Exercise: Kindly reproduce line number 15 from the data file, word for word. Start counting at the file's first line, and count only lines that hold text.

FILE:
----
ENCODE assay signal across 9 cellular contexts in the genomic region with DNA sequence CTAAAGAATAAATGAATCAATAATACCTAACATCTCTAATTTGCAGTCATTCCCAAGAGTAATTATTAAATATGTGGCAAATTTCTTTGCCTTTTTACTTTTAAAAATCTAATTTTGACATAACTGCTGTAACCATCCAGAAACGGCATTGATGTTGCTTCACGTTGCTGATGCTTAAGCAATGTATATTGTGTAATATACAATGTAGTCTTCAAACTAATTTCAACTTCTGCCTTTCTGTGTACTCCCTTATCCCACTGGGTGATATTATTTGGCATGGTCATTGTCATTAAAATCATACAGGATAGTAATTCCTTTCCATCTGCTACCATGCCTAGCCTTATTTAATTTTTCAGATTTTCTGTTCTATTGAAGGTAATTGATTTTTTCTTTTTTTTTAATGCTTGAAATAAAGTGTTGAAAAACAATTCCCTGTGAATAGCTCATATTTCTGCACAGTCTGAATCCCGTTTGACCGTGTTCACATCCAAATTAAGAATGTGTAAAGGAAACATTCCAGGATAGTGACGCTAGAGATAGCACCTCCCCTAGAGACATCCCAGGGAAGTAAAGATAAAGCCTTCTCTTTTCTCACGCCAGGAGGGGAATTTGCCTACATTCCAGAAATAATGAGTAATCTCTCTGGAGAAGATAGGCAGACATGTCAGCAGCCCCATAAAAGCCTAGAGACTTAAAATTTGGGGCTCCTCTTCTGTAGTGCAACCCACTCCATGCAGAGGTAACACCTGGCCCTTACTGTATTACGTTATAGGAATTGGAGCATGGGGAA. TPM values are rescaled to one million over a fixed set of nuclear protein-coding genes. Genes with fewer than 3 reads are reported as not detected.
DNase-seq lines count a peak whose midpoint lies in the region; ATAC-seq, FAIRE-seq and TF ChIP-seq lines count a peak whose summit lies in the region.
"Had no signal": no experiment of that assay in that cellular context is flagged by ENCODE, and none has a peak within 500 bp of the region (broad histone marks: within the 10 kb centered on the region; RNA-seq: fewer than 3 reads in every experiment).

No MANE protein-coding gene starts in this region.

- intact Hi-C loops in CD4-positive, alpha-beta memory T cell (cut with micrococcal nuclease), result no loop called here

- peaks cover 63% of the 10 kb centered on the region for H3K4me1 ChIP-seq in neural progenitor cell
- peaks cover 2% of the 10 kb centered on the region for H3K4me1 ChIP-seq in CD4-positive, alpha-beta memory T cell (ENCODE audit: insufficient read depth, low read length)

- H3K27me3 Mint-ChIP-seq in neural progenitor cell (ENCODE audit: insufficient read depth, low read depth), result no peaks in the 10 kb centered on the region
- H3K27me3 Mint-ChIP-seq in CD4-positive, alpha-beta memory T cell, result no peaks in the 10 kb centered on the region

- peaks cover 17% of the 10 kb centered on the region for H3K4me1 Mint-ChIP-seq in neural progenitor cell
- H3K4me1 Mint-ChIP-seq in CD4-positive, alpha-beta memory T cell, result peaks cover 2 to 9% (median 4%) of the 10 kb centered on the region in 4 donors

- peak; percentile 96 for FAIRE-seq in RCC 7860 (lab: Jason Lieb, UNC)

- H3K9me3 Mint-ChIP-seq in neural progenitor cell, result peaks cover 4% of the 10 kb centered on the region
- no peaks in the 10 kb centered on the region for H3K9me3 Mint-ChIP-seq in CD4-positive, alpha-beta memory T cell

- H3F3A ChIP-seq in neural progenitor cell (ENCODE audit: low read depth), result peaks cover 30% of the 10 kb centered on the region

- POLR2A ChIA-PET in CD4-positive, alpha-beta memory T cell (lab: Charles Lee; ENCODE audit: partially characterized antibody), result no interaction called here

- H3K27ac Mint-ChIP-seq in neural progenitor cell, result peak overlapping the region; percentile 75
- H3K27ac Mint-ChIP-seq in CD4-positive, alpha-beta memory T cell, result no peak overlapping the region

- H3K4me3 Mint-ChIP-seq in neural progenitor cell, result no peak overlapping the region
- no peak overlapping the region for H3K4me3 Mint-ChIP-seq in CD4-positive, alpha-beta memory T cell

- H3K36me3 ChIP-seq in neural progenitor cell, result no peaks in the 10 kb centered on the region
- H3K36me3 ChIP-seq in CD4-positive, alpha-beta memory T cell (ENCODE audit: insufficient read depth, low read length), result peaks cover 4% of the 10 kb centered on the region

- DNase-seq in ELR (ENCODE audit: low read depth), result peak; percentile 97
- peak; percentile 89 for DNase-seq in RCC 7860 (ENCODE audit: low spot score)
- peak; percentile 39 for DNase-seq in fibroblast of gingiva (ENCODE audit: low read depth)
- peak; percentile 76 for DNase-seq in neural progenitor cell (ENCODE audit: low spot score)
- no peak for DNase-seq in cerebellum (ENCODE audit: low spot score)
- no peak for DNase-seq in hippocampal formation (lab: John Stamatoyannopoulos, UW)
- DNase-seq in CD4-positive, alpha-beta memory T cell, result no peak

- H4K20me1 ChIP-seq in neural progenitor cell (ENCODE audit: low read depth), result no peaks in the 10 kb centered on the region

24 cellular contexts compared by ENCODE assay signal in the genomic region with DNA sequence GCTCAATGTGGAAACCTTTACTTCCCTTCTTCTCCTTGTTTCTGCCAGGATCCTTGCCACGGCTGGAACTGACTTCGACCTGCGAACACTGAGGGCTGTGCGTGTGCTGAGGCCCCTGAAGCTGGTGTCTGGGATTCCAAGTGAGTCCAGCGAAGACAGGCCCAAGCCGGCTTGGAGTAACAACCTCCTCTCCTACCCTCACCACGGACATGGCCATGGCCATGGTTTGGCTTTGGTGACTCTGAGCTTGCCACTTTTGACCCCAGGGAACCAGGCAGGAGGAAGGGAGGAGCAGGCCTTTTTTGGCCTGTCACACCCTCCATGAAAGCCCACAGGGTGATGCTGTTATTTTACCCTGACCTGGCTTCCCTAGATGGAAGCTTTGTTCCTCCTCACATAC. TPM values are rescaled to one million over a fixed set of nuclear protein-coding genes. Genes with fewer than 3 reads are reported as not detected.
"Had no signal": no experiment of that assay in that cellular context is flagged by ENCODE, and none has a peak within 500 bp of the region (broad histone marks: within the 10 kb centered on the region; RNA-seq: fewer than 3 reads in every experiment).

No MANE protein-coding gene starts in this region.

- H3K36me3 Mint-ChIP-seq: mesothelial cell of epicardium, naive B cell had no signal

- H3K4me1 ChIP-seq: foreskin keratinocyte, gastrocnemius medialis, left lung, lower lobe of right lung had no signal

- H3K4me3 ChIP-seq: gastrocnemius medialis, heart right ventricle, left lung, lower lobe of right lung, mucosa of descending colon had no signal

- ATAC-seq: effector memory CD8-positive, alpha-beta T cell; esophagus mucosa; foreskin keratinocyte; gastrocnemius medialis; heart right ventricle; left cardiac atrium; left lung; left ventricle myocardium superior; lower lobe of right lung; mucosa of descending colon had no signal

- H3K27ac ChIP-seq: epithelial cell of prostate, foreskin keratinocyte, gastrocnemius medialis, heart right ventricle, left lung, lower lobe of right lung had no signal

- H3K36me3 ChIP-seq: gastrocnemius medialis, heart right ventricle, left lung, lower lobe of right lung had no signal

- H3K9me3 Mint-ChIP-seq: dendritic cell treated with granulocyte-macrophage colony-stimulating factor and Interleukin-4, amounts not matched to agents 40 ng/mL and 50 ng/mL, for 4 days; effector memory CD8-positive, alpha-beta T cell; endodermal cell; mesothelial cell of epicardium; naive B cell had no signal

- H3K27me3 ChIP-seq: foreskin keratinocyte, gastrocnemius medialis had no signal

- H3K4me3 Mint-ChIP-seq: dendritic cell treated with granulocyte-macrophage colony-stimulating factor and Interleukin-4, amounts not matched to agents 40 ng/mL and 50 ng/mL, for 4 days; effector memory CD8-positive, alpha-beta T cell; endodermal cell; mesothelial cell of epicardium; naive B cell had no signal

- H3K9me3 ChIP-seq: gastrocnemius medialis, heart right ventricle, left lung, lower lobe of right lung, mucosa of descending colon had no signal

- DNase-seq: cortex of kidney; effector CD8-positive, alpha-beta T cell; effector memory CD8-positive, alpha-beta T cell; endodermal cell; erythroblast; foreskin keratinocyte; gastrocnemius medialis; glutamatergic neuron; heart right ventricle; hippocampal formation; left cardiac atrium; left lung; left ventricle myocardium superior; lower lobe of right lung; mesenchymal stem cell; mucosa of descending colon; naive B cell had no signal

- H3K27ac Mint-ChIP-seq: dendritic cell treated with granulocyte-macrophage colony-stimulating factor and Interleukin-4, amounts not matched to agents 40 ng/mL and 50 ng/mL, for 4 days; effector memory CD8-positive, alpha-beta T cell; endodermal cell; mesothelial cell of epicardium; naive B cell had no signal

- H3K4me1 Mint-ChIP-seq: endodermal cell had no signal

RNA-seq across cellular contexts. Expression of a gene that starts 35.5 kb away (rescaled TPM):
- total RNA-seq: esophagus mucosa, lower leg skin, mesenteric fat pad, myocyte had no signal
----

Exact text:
- H3F3A ChIP-seq in neural progenitor cell (ENCODE audit: low read depth), result peaks cover 30% of the 10 kb centered on the region